What Explains the Slowdown in Health Care Spending?

John Goodman wrote a post, What Explains the Slowdown in Health Care Spending?, and included the following quote from a NYT article by Uwe Reinhardt.

One concludes from this analysis that both year-to-year fluctuations in national health spending and the longer-term trend in that growth rate are driven primarily by current and prior-year changes in macroeconomic conditions.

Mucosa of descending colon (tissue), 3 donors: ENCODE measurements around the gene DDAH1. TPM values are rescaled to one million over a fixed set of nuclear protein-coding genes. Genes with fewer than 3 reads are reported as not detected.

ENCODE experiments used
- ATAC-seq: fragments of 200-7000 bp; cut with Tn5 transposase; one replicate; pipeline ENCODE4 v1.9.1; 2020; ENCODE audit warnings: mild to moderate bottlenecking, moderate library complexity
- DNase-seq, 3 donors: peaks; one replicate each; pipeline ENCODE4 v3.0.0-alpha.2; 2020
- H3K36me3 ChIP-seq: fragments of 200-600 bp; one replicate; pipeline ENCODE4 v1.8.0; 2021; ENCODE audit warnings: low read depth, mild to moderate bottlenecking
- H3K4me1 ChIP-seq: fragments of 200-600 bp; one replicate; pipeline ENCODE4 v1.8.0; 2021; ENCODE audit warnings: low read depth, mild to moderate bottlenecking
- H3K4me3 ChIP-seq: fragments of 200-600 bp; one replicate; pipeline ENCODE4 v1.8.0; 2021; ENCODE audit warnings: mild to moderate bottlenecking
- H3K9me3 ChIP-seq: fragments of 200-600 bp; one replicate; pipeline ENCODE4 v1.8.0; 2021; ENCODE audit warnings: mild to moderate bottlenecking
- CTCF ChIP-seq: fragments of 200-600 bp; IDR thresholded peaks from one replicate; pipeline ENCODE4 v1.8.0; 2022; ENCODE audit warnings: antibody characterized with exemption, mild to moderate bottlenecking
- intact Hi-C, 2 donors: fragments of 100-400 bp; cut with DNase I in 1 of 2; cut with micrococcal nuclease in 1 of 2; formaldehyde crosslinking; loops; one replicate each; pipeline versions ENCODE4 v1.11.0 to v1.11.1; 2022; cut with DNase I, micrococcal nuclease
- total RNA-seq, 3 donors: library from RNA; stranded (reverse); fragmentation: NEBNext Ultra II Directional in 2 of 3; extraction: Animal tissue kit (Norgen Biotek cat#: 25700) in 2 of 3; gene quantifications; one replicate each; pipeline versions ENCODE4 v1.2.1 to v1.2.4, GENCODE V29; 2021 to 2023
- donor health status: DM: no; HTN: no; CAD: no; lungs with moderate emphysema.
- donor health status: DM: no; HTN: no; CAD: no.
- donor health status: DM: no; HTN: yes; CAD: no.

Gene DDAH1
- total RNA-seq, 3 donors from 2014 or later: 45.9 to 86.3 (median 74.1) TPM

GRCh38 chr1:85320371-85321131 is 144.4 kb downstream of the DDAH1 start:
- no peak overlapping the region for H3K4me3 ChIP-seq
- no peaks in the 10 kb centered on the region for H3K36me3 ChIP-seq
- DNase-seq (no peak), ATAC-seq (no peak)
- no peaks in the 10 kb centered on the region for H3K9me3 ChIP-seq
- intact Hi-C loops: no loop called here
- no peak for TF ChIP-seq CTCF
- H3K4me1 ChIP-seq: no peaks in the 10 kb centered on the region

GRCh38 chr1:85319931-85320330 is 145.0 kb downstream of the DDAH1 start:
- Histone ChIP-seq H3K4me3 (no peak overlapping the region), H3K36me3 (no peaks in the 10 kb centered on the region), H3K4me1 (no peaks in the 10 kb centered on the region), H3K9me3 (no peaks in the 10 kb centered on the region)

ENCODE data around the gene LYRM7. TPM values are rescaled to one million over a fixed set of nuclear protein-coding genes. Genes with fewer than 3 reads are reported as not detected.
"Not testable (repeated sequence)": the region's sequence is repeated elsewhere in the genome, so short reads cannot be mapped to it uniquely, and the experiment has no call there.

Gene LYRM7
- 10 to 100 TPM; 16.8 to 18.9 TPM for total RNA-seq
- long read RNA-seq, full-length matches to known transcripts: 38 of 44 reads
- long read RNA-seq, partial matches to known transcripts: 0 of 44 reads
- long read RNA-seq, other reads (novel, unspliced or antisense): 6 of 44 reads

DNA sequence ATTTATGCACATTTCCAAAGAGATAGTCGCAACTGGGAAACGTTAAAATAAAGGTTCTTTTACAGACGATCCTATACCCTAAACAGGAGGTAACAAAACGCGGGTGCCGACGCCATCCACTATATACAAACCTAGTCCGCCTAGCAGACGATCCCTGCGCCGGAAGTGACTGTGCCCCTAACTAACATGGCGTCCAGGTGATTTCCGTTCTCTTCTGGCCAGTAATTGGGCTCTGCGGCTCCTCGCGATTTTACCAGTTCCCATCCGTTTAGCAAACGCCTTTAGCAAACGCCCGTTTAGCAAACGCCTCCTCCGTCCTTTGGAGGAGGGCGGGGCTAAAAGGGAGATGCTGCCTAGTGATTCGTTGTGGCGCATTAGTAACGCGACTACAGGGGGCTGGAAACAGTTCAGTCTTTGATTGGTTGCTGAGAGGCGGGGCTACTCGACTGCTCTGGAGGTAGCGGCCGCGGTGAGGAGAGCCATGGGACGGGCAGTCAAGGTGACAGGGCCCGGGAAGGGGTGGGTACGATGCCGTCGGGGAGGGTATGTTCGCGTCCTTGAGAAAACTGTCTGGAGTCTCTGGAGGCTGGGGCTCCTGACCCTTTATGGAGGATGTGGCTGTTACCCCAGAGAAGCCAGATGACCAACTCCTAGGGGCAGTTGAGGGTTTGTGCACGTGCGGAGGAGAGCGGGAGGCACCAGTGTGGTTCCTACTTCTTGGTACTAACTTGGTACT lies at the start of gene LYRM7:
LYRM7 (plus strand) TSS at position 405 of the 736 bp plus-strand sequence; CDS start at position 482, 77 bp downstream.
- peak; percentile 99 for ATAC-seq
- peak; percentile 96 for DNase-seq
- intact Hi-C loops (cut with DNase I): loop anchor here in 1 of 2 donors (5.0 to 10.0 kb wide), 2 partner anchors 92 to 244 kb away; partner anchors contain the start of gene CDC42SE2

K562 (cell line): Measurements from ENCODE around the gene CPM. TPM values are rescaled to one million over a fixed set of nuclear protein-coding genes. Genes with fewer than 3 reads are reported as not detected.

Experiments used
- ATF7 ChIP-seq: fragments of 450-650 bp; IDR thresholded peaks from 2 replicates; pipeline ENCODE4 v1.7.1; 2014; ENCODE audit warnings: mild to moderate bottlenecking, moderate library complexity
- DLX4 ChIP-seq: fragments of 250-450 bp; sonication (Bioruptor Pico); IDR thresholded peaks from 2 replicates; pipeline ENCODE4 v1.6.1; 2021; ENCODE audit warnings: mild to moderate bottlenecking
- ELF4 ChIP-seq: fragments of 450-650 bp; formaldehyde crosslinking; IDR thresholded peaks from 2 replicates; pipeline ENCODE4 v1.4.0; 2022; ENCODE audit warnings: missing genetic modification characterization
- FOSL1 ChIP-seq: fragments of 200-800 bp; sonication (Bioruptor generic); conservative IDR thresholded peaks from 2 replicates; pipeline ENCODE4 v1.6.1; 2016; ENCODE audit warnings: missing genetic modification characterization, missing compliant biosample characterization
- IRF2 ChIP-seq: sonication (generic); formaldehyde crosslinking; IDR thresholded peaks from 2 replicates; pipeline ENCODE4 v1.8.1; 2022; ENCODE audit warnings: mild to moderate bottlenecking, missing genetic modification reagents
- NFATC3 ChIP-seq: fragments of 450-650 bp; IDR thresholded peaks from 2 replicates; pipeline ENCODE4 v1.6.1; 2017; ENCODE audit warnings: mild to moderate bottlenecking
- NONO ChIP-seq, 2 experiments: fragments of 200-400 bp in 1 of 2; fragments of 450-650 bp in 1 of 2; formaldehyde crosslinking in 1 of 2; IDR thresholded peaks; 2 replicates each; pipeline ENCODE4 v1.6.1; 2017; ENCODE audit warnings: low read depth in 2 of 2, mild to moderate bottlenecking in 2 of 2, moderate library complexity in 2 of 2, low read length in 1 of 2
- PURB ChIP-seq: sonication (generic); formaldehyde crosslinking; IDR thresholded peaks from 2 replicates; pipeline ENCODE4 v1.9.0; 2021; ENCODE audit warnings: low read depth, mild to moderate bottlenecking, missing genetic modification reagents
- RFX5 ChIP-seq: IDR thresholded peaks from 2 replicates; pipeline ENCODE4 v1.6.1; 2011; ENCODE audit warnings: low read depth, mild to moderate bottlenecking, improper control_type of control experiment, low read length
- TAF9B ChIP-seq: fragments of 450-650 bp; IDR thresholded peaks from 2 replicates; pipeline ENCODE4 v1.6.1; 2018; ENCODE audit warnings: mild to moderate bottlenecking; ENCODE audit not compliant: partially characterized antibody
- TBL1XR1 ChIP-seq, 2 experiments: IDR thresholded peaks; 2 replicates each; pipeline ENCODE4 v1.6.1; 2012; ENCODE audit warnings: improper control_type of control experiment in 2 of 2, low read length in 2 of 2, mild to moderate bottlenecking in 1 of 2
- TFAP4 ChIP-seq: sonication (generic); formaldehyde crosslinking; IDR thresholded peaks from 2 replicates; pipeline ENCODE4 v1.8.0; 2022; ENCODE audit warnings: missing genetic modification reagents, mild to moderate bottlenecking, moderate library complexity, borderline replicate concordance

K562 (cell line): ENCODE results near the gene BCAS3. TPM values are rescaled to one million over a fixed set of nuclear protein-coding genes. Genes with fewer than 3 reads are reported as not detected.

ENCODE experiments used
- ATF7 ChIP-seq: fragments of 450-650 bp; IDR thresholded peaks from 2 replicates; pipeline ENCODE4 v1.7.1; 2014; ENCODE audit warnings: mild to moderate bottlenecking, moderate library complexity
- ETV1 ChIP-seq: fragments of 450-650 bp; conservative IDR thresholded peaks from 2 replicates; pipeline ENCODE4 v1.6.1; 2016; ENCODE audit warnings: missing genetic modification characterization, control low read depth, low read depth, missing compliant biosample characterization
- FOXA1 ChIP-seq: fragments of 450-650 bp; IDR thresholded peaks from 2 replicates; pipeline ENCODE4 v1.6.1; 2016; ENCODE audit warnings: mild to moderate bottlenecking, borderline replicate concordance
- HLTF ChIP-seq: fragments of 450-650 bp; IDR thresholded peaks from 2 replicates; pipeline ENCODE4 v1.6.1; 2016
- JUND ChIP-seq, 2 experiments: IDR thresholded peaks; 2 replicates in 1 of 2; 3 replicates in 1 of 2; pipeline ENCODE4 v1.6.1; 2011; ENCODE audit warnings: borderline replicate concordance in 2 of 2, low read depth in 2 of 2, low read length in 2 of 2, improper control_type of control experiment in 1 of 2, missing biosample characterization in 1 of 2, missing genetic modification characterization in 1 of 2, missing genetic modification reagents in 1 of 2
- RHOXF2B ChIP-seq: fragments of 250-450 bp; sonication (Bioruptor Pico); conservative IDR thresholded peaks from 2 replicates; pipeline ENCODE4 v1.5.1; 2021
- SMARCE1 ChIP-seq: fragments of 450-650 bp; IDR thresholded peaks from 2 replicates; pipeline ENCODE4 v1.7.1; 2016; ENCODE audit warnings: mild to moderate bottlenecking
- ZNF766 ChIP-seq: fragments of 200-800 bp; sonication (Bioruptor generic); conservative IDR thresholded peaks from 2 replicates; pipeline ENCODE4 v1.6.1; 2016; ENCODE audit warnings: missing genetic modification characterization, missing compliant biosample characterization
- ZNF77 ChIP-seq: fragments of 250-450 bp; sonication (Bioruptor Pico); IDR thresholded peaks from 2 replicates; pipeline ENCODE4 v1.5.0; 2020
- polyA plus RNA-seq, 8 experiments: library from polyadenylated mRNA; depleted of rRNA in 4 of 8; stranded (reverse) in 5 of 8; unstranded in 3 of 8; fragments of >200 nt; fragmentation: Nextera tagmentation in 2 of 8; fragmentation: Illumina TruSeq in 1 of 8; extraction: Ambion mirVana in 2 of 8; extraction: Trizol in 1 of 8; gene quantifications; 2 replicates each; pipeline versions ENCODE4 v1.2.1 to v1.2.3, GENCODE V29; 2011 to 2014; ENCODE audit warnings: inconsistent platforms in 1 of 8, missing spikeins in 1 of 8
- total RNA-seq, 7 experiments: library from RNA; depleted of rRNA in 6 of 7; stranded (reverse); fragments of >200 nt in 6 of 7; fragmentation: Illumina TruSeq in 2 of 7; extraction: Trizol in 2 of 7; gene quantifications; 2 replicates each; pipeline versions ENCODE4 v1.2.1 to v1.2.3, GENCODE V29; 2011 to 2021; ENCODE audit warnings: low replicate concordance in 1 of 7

I was curious about how he reached his conclusions since it reminded me of the John McDonough’s macroeconomic premise in the article, “Does Massachusetts Have the Nation’s Highest Health Insurance Premiums? It Depends.” In that article Mr. McDonough speculated that the reason Massachusetts has the highest health insurance premiums in the country is because they have the highest median income. In other words health insurance premiums migrated to the highest price the Massachusetts market would bare. In Mr. Reinhardt’s article, Controlling Health Care Spending, Revisited, I found a fascinating graph of the year to year growth in real per capita health care spending. My immediate question is what happened to real per capita income over the same time frame? Since I know how to get income data from FRED here is my version of the two indicators on the same graph. For those who are curious I estimated the year to year growth in real per capita health care spending from the NYT graph so I could put it into an Excel spreadsheet. It sure looks like the year to year increases are trending down to the increase in real disposable income. This would be a logical result in an environment where out of pocket costs are increasing and the country is increasingly sensitive to health care spending increases that exceed the general inflation level. If the large businesses and government entities that sponsor large group health insurance plans are unwilling to expand their contribution to health care spending, you have to wonder how we can expand our health care spending without a major increase in GDP and real per capita disposable income. If the predictions of slow GDP growth are correct then it looks like we are playing a game of musical chairs and the music is winding down. Even if there is no health care inflation then “someone” is being set up for a cost squeeze as we expand the health care system and its not likely to be the consumer. They look like they are tapped out. This reminds me of the typical problems faced by out of control entitlement systems. We have seen the future of health care and it looks a lot like Detroit.